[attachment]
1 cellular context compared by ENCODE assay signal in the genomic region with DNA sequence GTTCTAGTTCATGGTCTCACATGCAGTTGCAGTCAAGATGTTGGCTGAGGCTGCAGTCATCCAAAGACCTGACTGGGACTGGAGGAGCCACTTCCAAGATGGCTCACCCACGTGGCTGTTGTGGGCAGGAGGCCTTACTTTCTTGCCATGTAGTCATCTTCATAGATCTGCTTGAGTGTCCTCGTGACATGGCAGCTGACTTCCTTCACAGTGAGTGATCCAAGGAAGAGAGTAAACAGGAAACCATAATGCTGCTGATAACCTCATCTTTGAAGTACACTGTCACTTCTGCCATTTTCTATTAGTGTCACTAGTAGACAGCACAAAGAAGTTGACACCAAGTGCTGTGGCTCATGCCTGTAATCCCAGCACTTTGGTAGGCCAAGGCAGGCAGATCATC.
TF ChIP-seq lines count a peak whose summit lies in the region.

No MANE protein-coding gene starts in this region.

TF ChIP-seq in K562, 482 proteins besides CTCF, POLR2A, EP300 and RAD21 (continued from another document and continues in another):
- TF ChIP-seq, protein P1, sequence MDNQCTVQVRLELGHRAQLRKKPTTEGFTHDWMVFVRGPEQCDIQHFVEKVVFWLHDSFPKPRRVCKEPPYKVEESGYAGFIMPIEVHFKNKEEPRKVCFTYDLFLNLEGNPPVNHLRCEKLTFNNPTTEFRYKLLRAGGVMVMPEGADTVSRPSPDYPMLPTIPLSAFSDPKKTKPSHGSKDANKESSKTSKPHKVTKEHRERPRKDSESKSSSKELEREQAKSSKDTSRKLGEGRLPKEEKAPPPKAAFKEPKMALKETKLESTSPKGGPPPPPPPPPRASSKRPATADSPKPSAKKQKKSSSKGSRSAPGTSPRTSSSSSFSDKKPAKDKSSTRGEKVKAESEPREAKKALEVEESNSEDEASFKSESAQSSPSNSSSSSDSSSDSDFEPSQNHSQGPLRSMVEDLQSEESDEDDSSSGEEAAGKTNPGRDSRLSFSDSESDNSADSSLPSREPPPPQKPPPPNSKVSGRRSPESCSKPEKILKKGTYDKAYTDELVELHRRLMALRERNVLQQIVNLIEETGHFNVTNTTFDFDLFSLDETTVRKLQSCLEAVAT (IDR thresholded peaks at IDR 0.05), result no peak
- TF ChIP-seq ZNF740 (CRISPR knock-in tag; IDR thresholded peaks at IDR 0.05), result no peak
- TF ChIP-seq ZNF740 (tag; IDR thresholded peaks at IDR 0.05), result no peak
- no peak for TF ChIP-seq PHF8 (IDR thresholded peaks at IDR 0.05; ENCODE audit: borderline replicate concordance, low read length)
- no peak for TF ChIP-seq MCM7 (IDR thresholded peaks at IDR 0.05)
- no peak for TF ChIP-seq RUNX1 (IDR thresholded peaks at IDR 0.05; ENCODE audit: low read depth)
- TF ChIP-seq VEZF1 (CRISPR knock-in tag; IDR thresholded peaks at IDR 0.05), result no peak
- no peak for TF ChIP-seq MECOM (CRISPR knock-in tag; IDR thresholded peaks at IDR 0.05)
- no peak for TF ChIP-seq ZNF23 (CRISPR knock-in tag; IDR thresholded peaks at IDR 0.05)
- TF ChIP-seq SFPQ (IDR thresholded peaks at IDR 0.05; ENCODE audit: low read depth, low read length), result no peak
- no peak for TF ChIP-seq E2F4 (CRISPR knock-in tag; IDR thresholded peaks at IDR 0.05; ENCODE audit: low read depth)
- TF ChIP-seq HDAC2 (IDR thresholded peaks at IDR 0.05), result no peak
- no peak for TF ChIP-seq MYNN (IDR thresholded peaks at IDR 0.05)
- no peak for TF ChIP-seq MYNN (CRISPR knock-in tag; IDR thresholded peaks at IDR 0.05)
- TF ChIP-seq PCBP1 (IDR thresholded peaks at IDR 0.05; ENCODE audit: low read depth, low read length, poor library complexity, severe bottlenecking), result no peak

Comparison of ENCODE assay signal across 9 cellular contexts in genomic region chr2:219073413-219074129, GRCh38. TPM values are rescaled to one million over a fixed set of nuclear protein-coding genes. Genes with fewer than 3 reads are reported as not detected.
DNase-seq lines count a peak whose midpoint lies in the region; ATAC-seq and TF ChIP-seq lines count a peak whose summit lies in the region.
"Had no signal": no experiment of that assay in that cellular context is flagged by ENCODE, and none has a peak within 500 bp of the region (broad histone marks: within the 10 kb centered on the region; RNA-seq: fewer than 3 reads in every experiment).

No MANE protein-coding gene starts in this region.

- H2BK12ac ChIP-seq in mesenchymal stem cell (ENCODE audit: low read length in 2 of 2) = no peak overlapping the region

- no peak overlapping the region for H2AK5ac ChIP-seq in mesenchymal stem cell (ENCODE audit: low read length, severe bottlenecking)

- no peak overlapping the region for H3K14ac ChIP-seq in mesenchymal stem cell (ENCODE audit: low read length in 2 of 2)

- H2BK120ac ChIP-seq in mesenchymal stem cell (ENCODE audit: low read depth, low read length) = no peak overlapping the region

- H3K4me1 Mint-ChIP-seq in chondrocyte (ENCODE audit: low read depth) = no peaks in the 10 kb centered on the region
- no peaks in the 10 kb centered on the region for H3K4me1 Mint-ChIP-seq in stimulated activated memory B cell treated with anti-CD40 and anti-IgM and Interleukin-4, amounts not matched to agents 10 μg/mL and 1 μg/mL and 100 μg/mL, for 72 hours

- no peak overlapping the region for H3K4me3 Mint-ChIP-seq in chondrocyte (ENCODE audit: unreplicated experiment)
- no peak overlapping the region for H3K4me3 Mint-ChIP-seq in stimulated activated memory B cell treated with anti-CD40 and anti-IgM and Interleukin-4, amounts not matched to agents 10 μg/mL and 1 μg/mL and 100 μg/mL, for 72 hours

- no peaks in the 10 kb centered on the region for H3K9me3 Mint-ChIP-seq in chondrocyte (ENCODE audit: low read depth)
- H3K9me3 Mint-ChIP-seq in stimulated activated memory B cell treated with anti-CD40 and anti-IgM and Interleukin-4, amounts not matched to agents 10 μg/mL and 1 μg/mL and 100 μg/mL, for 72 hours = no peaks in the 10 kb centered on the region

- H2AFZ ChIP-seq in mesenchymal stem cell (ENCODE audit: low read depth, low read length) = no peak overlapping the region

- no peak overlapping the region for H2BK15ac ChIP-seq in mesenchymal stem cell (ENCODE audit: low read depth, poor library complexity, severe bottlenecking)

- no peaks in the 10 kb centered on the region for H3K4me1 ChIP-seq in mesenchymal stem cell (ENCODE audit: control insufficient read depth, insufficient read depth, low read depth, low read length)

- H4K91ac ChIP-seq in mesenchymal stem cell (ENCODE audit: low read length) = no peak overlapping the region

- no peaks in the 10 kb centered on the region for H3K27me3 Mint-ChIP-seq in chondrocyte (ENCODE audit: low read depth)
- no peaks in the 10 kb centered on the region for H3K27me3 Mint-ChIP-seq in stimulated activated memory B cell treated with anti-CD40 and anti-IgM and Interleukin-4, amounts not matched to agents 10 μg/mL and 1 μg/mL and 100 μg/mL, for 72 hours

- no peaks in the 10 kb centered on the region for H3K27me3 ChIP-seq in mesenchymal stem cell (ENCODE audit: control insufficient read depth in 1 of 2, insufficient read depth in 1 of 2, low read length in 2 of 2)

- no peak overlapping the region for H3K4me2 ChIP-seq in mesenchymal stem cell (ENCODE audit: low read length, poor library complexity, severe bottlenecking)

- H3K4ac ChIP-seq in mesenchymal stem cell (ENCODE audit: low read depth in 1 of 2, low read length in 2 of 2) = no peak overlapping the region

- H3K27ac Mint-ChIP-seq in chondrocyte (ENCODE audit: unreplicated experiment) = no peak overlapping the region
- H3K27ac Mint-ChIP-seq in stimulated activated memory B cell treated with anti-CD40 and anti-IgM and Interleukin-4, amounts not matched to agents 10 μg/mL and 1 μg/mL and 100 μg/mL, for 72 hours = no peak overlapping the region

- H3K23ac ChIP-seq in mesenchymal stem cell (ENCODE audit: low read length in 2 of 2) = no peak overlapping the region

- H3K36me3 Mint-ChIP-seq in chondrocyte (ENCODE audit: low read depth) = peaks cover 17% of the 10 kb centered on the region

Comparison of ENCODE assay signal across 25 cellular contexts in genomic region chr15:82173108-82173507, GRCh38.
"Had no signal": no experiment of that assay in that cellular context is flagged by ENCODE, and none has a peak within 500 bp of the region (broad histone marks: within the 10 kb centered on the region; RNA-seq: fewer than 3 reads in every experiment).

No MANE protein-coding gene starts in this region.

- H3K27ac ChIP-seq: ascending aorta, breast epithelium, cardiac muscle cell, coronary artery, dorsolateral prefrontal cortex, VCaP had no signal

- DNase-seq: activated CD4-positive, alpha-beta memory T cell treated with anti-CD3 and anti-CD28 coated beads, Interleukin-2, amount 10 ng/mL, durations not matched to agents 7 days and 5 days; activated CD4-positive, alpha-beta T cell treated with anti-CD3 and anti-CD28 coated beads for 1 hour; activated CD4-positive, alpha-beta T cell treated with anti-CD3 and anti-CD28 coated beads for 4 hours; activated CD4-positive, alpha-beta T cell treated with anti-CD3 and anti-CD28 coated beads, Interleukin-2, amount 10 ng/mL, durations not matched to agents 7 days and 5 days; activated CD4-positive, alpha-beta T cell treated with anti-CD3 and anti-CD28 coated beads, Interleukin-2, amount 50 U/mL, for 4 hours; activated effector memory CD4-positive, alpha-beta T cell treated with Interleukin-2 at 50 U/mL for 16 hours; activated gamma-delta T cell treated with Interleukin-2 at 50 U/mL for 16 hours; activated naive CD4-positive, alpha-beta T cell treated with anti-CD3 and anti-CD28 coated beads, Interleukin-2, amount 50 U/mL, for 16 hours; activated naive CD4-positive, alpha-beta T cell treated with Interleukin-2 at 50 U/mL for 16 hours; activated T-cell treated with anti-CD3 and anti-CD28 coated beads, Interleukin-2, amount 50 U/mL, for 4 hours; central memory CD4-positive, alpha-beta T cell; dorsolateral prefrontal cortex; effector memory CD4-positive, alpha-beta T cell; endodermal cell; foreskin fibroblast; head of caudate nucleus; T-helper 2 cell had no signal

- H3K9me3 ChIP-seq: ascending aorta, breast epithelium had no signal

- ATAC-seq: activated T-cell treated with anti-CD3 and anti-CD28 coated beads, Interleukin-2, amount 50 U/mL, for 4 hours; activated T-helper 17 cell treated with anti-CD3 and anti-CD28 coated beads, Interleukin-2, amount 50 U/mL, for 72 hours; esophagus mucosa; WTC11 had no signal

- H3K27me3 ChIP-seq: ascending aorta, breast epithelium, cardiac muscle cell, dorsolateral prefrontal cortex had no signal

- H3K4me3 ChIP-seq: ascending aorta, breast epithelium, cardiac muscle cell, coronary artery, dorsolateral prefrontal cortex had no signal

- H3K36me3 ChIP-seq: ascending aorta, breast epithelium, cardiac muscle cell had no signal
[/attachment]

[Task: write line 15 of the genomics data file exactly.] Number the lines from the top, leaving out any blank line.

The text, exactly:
- no peak for TF ChIP-seq E2F4 (CRISPR knock-in tag; IDR thresholded peaks at IDR 0.05; ENCODE audit: low read depth)